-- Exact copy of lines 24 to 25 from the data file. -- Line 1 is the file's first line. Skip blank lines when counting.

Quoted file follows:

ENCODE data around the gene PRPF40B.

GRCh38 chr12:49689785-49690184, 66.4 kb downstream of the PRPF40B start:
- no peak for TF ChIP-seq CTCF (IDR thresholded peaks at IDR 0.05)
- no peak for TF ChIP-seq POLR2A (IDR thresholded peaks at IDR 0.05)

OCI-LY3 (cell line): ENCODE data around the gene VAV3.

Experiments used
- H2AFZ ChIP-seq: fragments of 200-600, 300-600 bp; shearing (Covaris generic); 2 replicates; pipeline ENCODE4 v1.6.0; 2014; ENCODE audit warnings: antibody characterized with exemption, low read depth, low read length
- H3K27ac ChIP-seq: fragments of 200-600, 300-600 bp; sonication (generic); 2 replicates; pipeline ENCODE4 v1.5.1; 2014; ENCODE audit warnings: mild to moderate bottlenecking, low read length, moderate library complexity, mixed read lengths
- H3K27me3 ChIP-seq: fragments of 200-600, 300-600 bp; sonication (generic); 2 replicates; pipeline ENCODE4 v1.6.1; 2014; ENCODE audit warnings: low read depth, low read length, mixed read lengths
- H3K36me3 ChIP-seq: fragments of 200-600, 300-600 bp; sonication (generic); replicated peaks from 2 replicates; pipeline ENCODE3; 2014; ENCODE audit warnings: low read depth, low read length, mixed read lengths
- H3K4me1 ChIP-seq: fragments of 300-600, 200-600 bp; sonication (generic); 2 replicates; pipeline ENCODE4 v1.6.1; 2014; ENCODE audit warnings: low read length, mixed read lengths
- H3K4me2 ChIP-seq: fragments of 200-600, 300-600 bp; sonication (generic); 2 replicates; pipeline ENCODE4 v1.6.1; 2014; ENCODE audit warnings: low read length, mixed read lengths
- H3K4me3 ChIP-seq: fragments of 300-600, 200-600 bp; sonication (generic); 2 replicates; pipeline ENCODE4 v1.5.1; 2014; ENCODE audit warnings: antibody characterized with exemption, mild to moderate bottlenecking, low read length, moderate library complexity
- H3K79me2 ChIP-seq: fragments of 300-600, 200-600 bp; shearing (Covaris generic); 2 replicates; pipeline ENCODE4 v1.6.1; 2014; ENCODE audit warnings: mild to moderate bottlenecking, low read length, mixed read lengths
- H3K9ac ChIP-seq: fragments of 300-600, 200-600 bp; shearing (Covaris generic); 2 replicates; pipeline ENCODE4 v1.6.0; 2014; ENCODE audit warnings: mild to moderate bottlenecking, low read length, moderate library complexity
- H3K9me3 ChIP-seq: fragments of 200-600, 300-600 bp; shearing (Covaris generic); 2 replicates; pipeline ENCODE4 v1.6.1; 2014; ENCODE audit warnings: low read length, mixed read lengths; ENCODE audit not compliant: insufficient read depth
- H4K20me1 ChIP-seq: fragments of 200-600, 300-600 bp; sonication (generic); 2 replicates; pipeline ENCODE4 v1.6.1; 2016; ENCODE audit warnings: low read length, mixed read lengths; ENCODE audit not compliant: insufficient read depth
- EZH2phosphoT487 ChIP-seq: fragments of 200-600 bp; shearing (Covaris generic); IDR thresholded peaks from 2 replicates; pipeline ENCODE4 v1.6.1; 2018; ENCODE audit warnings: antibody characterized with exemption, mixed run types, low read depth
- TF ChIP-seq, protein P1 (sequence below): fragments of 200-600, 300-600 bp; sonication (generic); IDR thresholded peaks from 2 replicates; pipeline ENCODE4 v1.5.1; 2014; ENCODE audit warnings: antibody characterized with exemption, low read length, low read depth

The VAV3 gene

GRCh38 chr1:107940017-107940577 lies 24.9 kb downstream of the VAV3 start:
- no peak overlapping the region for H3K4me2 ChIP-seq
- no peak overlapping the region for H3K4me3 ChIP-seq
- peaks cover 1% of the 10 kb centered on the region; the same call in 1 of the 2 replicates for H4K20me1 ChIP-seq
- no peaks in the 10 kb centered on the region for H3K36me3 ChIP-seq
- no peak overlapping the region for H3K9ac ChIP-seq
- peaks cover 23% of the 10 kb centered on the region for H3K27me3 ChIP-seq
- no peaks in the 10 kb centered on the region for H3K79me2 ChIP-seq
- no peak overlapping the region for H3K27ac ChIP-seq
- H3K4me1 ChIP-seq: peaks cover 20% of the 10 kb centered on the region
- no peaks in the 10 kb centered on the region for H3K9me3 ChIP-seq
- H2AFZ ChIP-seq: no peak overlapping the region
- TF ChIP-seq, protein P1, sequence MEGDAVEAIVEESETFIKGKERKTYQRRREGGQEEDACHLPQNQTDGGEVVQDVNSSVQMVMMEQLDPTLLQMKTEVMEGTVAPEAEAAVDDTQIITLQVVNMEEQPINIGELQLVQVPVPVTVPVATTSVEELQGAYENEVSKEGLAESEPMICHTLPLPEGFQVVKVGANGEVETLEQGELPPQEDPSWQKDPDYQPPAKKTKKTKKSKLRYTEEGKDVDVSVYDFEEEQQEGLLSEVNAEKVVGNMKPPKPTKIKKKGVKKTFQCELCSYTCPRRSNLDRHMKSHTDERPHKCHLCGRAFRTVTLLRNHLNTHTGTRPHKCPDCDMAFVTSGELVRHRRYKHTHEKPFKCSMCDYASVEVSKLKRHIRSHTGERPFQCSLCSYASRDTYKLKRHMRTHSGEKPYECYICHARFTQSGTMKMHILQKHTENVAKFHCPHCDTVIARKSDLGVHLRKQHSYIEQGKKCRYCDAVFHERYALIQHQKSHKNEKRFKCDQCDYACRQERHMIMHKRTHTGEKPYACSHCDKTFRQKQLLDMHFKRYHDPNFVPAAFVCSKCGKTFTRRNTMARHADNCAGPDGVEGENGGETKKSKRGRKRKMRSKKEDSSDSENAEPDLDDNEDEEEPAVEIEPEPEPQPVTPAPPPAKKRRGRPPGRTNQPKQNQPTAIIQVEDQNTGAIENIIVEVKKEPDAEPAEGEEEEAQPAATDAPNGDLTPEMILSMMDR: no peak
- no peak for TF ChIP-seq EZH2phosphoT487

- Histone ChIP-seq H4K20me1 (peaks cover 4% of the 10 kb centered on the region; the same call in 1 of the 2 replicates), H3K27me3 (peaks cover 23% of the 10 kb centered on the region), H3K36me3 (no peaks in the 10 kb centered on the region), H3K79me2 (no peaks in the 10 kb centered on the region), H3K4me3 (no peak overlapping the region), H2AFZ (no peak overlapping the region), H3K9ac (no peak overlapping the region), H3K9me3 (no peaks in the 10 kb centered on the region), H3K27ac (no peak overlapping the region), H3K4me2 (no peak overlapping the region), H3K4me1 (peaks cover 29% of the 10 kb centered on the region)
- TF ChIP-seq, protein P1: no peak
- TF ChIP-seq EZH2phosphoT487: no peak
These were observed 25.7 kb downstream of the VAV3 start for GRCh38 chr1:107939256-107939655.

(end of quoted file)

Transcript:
- peaks cover 1% of the 10 kb centered on the region; the same call in 1 of the 2 replicates for H4K20me1 ChIP-seq
- no peaks in the 10 kb centered on the region for H3K36me3 ChIP-seq